And so 2020 revives an old question, first posed with great clarity in 1962. That year the former US Secretary of State Dean Acheson famously observed that Britain had lost an empire but not yet found a role. But other parts of his comments in his West Point speech are often overlooked: "Britain's attempt to play a separate power role - that is, a role apart from Europe, a role based on a 'special relationship' with the United States, a role based on being the head of a Commonwealth which has no political structure or unity or strength and enjoys a fragile and precarious economic relationship - this role is about played out."

Acheson was proved wrong in 1962 because throughout the 1960s Britain did actively engage with the idea of a new role - one within Europe. This was achieved by joining the common market in 1973.

Now as we separate from Europe's main political structure, Acheson's question has a new potency. And that is the heart of the real crisis we need to face. Johnson may well achieve some kind of post-Brexit deal with the EU. He did so very rapidly at his meeting with Leo Varadkar at the Wirral last October when, to the Irish Taoiseach's surprise, Johnson immediately rubbed out his red lines about Northern Ireland.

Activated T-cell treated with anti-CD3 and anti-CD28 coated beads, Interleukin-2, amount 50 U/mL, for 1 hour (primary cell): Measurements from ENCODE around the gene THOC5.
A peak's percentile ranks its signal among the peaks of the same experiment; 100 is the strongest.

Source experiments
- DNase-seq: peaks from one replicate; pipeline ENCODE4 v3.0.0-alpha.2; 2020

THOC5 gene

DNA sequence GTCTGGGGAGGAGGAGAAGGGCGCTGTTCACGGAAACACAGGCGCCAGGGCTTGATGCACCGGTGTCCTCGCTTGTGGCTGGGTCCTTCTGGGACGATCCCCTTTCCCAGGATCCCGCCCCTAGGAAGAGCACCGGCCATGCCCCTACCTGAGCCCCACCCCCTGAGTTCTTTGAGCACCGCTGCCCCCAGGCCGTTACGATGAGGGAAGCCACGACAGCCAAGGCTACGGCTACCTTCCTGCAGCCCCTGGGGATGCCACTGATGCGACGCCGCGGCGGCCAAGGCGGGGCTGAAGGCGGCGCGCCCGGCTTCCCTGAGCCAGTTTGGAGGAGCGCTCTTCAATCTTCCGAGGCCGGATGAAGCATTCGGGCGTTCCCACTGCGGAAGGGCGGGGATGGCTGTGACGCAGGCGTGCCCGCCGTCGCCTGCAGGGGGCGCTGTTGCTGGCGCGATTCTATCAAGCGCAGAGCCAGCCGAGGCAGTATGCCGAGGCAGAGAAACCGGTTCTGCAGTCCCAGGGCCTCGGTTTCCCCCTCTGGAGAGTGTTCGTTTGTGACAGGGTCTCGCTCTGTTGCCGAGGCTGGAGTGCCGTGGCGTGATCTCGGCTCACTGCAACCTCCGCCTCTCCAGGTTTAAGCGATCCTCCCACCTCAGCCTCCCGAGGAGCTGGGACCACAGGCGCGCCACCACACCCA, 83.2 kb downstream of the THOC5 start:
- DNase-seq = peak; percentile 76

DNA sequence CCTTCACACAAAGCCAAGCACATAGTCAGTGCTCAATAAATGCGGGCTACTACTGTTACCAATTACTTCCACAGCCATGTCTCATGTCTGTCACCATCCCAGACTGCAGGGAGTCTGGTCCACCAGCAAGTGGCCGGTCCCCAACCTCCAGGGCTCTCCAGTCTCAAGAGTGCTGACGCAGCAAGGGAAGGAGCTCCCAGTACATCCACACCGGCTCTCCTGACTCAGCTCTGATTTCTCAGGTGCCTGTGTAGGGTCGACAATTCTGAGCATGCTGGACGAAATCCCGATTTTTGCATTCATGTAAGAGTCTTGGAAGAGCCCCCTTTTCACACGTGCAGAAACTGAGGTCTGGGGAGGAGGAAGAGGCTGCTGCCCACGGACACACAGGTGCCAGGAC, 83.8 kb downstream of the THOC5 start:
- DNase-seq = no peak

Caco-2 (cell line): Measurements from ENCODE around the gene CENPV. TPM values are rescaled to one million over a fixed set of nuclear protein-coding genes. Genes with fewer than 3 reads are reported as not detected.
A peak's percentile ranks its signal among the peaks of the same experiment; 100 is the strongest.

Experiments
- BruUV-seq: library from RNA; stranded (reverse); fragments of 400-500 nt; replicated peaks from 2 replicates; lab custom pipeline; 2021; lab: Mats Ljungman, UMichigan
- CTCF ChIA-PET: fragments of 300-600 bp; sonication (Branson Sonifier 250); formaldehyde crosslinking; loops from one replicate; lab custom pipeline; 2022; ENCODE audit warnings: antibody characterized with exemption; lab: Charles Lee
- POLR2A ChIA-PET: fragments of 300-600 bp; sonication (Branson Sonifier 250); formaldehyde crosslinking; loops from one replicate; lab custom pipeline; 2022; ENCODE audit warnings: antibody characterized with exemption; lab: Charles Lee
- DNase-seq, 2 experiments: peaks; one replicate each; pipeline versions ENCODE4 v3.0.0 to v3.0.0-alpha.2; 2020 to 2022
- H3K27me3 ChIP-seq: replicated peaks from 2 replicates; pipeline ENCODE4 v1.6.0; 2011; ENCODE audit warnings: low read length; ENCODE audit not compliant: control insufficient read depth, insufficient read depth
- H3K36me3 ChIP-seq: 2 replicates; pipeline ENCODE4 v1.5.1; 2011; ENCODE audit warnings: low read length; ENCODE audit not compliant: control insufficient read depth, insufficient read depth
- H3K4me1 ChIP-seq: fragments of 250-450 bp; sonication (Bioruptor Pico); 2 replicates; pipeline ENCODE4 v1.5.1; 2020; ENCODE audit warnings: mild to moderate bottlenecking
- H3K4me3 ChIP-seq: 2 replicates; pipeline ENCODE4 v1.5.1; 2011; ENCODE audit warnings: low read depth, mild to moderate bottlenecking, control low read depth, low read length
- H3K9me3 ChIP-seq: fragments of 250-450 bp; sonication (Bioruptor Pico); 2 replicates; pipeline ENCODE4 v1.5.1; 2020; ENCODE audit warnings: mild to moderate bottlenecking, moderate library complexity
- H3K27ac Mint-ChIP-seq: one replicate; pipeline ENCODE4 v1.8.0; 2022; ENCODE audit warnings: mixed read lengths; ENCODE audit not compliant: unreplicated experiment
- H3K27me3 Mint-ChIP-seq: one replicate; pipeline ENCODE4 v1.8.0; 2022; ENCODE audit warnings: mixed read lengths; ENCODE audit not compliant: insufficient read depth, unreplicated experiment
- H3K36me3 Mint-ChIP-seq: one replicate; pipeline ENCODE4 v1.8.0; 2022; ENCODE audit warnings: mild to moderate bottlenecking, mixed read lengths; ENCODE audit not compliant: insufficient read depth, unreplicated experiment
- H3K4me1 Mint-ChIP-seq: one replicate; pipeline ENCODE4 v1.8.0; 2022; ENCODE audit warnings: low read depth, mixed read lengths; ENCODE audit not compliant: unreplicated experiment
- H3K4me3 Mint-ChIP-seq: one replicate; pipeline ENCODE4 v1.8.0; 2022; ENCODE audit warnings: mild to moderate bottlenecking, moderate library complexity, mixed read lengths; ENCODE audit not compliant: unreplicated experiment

This could be described as flexibility, or simply weakness. Either way, conceding what the EU demands could undoubtedly result in a fairly rapid future UK-EU deal. But even if it does, to repeat endlessly the key question, beyond the vacuity of phrases like 'Singapore-on-Thames' what is a realistic vision of Britain's role in the world?

What are the answers to Acheson's questions? And even more pressingly, what is the compelling reason for the United Kingdom to remain united? No amount of Big Ben bongs, tea towels and day trips north of the Westminster comfort zone will answer those questions until someone in government has the courage at least to ask them.